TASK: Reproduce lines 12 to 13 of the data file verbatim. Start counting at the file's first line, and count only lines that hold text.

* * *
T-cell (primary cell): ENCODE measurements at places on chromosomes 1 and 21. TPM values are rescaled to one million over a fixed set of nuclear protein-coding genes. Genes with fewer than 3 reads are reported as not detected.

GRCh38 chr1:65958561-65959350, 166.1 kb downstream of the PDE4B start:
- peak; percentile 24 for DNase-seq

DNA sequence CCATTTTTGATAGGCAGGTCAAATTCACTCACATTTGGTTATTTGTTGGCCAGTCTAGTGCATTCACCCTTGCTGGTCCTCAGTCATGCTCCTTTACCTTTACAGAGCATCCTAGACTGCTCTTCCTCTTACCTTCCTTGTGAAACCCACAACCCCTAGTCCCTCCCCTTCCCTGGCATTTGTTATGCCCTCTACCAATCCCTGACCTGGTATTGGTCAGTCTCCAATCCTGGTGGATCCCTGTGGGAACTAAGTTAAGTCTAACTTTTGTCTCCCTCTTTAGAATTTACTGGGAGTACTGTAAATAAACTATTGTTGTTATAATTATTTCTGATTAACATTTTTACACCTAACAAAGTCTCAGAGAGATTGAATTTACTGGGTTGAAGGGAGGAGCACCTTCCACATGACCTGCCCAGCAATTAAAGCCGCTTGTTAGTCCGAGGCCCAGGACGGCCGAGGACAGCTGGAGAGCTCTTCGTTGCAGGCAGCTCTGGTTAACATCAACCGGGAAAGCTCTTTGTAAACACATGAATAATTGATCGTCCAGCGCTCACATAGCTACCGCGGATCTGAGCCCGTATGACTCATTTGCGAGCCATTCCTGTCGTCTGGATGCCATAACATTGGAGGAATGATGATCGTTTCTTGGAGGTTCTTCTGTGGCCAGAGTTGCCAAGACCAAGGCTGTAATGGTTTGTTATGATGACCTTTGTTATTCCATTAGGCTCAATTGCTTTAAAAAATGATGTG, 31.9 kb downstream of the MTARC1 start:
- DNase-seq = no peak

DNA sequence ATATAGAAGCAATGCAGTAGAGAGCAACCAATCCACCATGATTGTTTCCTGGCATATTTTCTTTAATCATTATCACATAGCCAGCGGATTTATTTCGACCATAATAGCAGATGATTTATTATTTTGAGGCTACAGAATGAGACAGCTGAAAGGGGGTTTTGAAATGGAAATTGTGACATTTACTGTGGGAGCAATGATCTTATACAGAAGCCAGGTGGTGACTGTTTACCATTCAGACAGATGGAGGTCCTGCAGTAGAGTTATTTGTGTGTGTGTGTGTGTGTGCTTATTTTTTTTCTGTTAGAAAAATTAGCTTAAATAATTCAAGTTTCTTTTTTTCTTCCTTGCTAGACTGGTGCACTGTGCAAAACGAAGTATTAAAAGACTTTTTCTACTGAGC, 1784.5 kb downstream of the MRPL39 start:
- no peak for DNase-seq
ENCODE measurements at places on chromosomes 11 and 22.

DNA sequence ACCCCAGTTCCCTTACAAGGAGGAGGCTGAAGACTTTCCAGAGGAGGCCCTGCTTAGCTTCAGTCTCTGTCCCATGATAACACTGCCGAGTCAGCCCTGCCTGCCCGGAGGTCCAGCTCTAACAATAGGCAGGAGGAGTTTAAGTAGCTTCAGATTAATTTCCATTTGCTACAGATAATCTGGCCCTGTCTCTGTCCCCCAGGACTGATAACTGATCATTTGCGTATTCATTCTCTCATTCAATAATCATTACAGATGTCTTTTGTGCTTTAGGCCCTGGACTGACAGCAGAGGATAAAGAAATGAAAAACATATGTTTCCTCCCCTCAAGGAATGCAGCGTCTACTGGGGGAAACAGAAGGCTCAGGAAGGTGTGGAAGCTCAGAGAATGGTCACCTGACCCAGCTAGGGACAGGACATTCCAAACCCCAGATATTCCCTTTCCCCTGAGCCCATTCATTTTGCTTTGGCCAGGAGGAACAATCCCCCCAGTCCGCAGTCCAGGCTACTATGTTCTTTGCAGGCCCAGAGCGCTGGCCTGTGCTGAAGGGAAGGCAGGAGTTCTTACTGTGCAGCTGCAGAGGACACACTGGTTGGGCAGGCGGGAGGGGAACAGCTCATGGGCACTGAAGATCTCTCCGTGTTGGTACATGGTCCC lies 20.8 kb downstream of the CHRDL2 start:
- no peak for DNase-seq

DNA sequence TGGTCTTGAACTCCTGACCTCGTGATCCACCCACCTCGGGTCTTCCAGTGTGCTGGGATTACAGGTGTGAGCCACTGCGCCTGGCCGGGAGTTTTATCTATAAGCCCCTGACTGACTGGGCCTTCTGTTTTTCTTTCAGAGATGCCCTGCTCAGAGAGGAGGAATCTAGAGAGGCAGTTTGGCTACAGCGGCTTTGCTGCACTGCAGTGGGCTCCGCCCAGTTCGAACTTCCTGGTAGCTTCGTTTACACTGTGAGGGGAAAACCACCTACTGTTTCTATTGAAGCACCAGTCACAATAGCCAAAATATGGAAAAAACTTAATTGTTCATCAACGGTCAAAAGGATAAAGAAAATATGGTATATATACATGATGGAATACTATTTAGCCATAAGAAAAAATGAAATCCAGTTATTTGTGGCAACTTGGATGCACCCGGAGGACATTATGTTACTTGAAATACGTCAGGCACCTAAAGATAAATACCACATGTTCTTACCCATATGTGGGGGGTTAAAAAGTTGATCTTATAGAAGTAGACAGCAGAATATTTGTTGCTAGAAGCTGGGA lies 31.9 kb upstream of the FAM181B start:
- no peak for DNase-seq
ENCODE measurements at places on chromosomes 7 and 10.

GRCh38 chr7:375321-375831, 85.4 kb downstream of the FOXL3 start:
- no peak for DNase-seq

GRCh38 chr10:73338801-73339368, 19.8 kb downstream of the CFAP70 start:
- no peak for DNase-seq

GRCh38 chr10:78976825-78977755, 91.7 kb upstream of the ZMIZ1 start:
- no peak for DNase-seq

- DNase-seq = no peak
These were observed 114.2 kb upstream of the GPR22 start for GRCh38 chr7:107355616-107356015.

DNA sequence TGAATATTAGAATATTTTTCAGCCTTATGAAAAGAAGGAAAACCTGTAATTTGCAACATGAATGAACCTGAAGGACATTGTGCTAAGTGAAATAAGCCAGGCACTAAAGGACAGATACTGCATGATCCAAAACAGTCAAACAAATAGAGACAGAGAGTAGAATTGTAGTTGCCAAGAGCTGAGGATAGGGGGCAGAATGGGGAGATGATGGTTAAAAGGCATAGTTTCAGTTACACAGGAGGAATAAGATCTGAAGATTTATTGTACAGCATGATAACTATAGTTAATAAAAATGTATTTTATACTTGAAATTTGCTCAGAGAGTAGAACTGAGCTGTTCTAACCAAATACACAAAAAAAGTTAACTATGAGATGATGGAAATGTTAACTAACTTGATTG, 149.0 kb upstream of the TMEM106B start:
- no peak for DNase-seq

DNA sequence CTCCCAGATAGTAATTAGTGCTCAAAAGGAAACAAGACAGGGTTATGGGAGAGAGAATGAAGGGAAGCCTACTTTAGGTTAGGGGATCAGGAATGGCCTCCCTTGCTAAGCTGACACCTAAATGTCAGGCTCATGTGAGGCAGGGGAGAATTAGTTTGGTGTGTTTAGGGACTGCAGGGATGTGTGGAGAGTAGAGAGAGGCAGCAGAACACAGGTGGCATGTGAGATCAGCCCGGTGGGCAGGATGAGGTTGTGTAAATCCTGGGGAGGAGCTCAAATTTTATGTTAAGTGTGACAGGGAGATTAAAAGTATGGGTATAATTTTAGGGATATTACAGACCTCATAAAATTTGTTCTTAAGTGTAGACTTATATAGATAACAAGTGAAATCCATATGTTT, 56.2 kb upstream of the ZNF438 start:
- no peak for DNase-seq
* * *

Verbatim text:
- no peak for DNase-seq
ENCODE measurements at places on chromosomes 7 and 10.